After my undiagnosed genetic anxiety came to re-surface, she comforted me. Then two weeks passed. I didn’t realize at the time that empathy has a timeline. She became verbally abusive towards me and was apathy towards my wailing and sleepless night. She told me to “Shut up cuz she was working on a paper”…and even when I fell over and could not get up, she walked around me and went to watch movies with her two other friends in the same room. “I liked it better when you were not retarded…cannot you just stop…. you’re making everyone sick…. No wonder your boyfriend broke up with you…. people die all the time you’re overacting…there are real people who suffer in the world, so quit exaggerating…. you’re born in the middle-class society and attending college how come you’re complaining about your circumstance” Needless to say, when I left for medical leave, we both were relieved to rid of each other. I saw her again for multiple times on campus and she was handing out pamphlet for the CCSJ’s be aware of homelessness and LGBT community, and walking on the Quad “Hands up, Don’t Shoot!”. With my health returned I was unrecognizable, she smiled at me and handed me something for CCSJ’s social justice something or other not realizing I was a member of group she discriminated against hiding in plain view.
The father shows that not all minority groups are united fronts. He shows that every individual is comparable of prejudice, which is judging a person’s character based on their appearance or ethnicity; however, he also evidences that not all people who are prejudice discriminate, which means to take deliberate action based on one’s belief against another group. In other words, all people are somewhat prejudice based on their diverse backgrounds, but not all people discriminate and commit acts of violence against people whom they fear or mistrust.  The father responds, “I thought really, you are more smart than this, Francoise…It’s not even to compare, the Shvartsers and the Jews!” (99). The attitude he shows towards, “The Shvartsers” was prejudice, but he did not action beyond verbal which no active discrimination took place in the narrator’s car. Francoise believes prejudice and discrimination that took place in the Holocaust were interchangeable. In reality that is not accurate, rather it is the post-war view of idealizing the survivors as perfect moral persons instead of regular humans with the normal prejudices. It is true that the prejudice and fear of the Jews became the foundation of Hitler’s final solution, which became the active act of violent discrimination against the Jews.  The attitude that the Nazis showed towards the “Jews” was active discrimination. The father may be political incorrect in 21st century’s context; however, he is political correct in the 20thcentury’s World War II context. Similarly, my old friend is now politically correct defending certain groups based on her experiences. She has positive experiences with other demographics and can carry that prejudice towards my demographic of emotional disturbance as long as she does not actively discriminate against others or me with my difference. To have her actively assault me would be discrimination, but for her to omit me is simply prejudice. Like Francoise, I recognize I cannot change others’ minds but I can live mine with less judgment and live of a life in spite of my prejudice and choose not to discriminate.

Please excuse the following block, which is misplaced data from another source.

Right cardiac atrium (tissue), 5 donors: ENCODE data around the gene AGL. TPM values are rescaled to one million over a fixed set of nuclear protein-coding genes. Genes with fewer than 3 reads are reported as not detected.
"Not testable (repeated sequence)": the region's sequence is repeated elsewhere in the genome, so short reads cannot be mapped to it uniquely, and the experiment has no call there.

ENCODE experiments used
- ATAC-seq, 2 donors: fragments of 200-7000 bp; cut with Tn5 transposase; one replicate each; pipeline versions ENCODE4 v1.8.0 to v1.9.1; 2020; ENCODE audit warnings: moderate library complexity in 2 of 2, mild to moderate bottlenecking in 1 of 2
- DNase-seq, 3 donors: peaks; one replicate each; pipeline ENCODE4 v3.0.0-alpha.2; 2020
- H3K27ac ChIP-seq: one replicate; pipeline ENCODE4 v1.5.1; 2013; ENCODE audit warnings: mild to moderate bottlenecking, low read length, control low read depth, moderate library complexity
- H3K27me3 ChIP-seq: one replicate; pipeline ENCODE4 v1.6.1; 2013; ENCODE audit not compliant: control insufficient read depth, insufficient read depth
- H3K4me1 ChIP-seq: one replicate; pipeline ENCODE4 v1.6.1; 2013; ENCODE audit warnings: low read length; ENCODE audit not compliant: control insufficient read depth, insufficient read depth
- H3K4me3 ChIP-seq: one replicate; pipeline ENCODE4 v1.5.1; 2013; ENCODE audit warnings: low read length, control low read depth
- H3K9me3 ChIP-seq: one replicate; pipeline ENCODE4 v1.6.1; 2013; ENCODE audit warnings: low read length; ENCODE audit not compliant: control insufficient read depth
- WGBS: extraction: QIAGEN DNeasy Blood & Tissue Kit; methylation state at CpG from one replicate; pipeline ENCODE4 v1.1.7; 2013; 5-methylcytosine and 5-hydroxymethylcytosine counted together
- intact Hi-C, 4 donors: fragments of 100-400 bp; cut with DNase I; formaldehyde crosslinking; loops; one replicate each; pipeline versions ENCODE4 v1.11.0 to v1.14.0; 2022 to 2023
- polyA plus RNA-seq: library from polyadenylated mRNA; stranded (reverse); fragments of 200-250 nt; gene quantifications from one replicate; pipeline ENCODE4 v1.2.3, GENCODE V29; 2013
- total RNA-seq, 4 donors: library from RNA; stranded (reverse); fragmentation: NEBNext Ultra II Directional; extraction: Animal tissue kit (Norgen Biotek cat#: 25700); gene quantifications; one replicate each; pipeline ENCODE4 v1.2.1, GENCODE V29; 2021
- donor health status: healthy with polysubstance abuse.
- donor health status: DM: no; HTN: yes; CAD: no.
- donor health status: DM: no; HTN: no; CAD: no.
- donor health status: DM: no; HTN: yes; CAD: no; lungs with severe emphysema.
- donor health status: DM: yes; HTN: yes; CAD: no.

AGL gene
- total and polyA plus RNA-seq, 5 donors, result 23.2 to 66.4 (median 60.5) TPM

Works Cited
Spiegelman, Art. "And Here My Troubles Began..." MAUS II: A Survivor's Tale. New York: Pantheon, 1992. Print.